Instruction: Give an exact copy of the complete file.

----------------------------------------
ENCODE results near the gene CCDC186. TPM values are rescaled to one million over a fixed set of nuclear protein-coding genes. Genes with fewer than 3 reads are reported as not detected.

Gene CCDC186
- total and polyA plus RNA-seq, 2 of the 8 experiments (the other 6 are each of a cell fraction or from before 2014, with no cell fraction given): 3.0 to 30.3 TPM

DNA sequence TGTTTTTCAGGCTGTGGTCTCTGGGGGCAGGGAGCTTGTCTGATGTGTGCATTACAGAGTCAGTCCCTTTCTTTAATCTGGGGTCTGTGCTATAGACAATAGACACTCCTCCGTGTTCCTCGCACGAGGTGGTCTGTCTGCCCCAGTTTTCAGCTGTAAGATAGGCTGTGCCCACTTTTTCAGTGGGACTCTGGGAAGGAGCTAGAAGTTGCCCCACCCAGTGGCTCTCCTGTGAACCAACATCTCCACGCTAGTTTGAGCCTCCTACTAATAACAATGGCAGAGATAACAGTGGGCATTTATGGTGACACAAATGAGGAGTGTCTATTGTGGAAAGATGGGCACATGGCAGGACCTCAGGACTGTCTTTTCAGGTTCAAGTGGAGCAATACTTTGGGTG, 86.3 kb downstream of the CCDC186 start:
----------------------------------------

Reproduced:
ENCODE results near the gene CCDC186. TPM values are rescaled to one million over a fixed set of nuclear protein-coding genes. Genes with fewer than 3 reads are reported as not detected.

Gene CCDC186
- total and polyA plus RNA-seq, 2 of the 8 experiments (the other 6 are each of a cell fraction or from before 2014, with no cell fraction given): 3.0 to 30.3 TPM

DNA sequence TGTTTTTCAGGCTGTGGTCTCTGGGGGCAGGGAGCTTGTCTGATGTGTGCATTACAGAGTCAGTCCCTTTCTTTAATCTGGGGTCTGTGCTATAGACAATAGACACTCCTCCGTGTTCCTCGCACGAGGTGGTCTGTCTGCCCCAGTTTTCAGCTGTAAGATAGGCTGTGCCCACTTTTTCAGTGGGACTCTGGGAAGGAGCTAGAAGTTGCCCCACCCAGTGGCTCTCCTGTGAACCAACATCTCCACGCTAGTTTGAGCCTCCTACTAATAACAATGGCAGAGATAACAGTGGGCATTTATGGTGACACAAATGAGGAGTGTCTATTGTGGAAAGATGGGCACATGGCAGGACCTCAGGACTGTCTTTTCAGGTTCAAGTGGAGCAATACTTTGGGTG, 86.3 kb downstream of the CCDC186 start: